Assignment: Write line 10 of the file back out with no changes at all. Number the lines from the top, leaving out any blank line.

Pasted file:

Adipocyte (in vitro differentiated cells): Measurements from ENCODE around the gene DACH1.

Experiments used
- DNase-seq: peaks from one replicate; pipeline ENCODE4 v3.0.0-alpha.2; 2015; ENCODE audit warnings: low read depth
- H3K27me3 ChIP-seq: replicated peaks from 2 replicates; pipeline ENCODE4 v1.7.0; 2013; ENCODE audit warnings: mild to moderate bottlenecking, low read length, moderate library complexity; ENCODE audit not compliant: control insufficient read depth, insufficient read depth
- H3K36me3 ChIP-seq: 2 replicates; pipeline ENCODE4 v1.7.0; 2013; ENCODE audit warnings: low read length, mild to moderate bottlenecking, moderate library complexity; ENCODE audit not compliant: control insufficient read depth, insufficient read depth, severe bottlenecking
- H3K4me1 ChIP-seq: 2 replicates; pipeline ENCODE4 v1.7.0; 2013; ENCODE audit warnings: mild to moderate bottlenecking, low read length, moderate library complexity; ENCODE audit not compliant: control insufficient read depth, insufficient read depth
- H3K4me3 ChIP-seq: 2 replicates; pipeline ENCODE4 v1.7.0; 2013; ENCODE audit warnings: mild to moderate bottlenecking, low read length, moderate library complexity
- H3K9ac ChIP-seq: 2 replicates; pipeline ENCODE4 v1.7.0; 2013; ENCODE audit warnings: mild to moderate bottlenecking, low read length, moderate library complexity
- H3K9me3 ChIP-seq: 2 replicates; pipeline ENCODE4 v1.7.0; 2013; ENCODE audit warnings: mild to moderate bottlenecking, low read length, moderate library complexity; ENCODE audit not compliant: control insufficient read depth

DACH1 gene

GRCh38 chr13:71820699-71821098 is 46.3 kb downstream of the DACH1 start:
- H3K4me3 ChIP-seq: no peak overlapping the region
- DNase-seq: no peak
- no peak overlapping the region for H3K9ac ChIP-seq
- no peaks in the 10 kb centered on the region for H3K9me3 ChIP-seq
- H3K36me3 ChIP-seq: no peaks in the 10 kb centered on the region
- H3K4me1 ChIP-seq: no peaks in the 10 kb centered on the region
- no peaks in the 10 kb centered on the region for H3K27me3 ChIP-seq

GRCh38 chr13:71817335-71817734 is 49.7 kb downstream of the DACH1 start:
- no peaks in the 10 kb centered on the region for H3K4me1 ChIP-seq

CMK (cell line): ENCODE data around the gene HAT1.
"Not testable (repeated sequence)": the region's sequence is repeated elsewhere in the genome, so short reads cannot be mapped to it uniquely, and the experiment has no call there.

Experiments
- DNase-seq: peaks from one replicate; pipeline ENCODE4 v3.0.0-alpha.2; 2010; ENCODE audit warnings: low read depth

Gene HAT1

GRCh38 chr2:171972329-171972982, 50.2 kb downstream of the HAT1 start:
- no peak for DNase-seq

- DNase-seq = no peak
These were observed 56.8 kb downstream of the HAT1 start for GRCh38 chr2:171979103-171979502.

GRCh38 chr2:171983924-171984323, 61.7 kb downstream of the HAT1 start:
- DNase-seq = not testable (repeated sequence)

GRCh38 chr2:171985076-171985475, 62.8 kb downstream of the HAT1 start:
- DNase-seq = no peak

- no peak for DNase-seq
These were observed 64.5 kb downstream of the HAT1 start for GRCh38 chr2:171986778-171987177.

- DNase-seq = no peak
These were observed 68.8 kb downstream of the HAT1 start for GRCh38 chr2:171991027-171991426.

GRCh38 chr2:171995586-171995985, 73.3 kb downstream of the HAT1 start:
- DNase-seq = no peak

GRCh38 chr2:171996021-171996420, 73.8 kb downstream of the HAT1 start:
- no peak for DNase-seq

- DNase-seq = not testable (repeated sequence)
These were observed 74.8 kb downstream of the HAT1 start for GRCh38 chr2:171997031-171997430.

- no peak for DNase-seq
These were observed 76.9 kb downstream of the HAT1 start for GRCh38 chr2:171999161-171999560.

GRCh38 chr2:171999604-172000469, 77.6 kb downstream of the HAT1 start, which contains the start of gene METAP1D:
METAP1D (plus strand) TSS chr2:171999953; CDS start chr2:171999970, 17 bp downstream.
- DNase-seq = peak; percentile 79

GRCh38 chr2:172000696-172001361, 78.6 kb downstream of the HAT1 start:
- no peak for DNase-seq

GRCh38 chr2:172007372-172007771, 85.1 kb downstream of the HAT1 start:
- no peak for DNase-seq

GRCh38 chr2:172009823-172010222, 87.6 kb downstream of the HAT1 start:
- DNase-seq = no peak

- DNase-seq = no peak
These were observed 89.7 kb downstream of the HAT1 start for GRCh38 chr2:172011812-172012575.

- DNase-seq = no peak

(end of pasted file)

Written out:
DACH1 gene